GIS experts: Keep it simple

GIS experts: Keep it simple

Three geography experts yesterday urged agencies to strive for simplicity and time-saving strategies in their geographical information systems.

Agencies recognize the need for adopting geographic data standards but still have a lot of work to do, said the Federal Geographic Data Committee’s John Moeller at the E-Gov Conference in Washington.

Roughly 80 percent of government data has some sort of geographic component, Moeller said.

GIS development and use in the United States is similar to most 20th century technology in that it evolved through partnerships among companies, the government and universities, said Brady Foust, geography professor at the University of Wisconsin at Eau Claire.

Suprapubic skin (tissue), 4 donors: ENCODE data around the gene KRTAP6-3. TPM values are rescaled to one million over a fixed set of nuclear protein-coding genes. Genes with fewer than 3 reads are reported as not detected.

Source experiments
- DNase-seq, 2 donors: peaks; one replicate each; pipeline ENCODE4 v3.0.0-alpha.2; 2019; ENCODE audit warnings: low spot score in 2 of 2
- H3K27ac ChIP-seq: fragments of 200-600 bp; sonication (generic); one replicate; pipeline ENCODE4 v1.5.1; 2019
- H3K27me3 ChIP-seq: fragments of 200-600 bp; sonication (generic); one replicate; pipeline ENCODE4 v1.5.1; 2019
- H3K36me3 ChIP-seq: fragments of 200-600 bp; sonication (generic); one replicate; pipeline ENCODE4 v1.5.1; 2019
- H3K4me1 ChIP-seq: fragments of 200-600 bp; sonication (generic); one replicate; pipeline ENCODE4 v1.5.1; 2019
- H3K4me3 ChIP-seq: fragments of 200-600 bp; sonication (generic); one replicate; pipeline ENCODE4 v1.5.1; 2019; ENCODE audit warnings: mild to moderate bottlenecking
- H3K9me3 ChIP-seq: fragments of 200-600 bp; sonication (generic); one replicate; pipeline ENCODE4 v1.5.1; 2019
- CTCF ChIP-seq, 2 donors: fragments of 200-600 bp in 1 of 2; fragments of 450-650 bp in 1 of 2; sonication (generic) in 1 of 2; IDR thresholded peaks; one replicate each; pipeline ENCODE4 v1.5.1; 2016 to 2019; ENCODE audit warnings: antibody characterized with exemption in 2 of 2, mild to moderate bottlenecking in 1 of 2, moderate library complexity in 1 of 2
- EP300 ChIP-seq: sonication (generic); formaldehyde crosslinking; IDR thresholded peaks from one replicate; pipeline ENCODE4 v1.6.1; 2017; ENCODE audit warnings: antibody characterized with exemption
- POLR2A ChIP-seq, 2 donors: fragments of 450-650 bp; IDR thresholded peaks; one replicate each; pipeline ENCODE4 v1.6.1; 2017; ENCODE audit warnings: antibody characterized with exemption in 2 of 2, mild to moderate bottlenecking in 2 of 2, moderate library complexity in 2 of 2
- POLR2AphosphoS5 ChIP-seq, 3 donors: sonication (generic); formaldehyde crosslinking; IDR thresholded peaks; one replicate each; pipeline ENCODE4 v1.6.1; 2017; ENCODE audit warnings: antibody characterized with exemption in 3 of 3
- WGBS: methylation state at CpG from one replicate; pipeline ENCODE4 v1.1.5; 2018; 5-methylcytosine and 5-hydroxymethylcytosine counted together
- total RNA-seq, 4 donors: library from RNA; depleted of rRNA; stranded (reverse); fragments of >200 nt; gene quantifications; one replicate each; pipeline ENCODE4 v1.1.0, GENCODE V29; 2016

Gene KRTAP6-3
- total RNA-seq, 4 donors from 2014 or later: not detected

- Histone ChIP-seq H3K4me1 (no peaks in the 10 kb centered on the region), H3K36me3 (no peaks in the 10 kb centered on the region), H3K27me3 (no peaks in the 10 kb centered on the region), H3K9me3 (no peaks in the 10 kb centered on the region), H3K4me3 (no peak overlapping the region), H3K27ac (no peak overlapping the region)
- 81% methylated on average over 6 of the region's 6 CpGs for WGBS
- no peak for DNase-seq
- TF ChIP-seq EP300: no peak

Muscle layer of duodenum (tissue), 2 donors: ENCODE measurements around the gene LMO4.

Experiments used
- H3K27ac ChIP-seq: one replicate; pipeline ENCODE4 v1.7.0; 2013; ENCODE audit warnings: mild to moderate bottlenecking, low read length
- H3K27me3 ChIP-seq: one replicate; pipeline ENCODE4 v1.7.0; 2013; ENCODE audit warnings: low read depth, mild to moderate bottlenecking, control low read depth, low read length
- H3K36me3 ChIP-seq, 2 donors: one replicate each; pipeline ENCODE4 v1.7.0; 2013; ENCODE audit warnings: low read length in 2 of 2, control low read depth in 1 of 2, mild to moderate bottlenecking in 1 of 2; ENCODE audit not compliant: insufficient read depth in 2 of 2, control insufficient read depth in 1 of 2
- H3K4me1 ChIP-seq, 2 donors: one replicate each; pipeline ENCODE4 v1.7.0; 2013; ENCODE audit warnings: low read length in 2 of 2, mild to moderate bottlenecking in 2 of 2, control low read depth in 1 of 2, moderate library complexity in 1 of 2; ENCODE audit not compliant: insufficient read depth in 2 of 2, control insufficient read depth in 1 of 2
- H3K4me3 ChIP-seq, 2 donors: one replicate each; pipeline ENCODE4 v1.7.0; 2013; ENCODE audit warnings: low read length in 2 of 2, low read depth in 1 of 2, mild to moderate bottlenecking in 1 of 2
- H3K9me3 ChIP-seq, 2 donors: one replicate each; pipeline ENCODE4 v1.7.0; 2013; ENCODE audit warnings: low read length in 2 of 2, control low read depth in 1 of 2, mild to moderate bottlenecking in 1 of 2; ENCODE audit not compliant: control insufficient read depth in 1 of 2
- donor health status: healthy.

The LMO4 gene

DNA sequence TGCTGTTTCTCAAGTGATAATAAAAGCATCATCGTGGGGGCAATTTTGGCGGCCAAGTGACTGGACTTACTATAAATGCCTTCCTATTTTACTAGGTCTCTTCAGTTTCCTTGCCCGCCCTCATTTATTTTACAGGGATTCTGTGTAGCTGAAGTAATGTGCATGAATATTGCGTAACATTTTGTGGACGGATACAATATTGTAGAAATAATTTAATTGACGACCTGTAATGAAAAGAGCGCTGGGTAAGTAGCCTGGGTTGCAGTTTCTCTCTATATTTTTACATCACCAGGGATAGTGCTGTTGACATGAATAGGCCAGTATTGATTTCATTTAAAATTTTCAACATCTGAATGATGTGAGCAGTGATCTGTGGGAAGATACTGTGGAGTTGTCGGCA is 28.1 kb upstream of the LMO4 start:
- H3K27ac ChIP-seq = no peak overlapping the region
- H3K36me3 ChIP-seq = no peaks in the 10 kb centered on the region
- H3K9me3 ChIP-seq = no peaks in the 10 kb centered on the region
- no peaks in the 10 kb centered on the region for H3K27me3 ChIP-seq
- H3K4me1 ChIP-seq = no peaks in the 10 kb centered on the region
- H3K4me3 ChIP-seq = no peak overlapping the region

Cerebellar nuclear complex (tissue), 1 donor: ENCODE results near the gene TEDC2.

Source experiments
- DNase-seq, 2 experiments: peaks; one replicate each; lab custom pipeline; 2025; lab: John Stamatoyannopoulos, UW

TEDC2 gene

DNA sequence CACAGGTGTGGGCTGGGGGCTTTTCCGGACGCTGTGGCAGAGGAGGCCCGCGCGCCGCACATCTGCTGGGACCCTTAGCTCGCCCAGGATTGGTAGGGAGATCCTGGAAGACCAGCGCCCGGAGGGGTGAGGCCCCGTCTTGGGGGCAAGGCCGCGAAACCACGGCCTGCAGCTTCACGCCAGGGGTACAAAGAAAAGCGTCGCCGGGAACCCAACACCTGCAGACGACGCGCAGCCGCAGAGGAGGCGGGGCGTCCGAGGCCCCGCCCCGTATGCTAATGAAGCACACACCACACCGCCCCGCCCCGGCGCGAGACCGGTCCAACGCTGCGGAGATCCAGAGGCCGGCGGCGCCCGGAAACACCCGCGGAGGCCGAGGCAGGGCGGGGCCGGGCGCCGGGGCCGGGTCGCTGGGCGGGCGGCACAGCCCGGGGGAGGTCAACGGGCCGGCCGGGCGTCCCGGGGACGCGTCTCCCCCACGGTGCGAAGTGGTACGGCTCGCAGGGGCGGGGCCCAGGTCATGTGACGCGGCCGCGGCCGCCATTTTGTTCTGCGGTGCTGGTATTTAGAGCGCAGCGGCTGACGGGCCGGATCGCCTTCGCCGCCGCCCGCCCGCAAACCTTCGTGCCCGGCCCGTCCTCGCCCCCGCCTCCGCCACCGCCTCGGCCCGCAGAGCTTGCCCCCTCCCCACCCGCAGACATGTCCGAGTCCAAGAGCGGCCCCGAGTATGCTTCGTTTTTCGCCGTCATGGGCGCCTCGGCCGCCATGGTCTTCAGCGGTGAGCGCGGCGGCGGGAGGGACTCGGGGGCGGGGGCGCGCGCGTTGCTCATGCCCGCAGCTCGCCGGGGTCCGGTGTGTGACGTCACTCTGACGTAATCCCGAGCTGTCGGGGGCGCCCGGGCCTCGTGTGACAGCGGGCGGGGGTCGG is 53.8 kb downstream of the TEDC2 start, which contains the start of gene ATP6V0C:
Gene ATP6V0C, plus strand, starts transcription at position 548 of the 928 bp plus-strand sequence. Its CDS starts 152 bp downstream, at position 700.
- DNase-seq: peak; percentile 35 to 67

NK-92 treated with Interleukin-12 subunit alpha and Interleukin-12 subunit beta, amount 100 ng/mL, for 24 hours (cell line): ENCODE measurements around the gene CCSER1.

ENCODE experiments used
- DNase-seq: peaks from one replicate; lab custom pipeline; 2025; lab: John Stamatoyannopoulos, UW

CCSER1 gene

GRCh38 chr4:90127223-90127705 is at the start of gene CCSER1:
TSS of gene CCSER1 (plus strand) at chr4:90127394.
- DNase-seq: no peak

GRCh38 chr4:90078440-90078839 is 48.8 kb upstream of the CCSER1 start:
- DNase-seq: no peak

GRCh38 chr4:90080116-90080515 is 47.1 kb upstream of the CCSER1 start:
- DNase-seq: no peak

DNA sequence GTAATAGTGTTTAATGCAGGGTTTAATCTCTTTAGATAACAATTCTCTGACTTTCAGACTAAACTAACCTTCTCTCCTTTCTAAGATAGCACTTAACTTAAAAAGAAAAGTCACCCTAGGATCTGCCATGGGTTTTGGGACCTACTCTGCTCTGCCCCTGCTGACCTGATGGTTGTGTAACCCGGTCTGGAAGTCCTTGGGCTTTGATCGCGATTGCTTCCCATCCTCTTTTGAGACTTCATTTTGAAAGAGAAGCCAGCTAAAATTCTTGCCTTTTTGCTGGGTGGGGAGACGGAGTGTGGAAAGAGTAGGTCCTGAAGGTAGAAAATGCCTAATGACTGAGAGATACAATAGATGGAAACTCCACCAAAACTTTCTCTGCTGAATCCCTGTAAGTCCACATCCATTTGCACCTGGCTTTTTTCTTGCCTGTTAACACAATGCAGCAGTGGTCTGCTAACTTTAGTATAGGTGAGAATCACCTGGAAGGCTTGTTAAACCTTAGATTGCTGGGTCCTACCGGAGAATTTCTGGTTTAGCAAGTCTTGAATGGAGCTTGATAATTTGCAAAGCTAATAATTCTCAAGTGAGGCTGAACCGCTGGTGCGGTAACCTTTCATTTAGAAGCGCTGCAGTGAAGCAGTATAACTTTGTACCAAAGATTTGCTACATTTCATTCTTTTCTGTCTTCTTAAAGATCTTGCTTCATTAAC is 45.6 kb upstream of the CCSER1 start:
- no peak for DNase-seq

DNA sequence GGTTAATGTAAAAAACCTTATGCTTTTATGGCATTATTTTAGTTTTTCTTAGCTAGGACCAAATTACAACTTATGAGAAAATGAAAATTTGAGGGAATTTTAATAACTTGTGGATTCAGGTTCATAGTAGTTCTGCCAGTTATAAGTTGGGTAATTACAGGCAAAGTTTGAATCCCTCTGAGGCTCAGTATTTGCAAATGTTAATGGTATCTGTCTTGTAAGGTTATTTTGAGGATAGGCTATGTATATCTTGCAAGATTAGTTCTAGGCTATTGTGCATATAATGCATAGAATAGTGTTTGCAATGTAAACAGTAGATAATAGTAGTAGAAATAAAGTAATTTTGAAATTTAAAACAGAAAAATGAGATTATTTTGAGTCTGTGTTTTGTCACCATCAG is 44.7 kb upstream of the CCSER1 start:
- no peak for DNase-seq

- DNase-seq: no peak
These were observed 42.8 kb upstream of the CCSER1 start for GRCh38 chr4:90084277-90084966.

For example, after the automobile was invented, the government took on massive road-building efforts. “Neither one of them would have prospered without the other,” Foust said said.

Private-sector software is like the automobile and the Census Bureau’s Topographically Integrated Geographic Encoding and Referencing system the roads, Foust said. TIGER amounted to a national street map, and yet the government gave it away for free, leading to the development of commercial map services on the Web, he said.

“In Europe this information is incredibly expensive,” so online GIS services on that continent haven’t taken off in the same way, Foust said.

“Users value their time a great deal,” said Patrick Anderson, principal of the Anderson Economic Group LLC of Lansing, Mich. “If you don’t value your users’ time, they will stop using your system—if they ever started.”

Anderson encouraged agencies to consider developing simple interactive maps based on the Extensible Markup Language. With an XML version called Scalable Vector Graphics, agencies can create pop-up maps that users can adjust without repeated calls to the server, he said.

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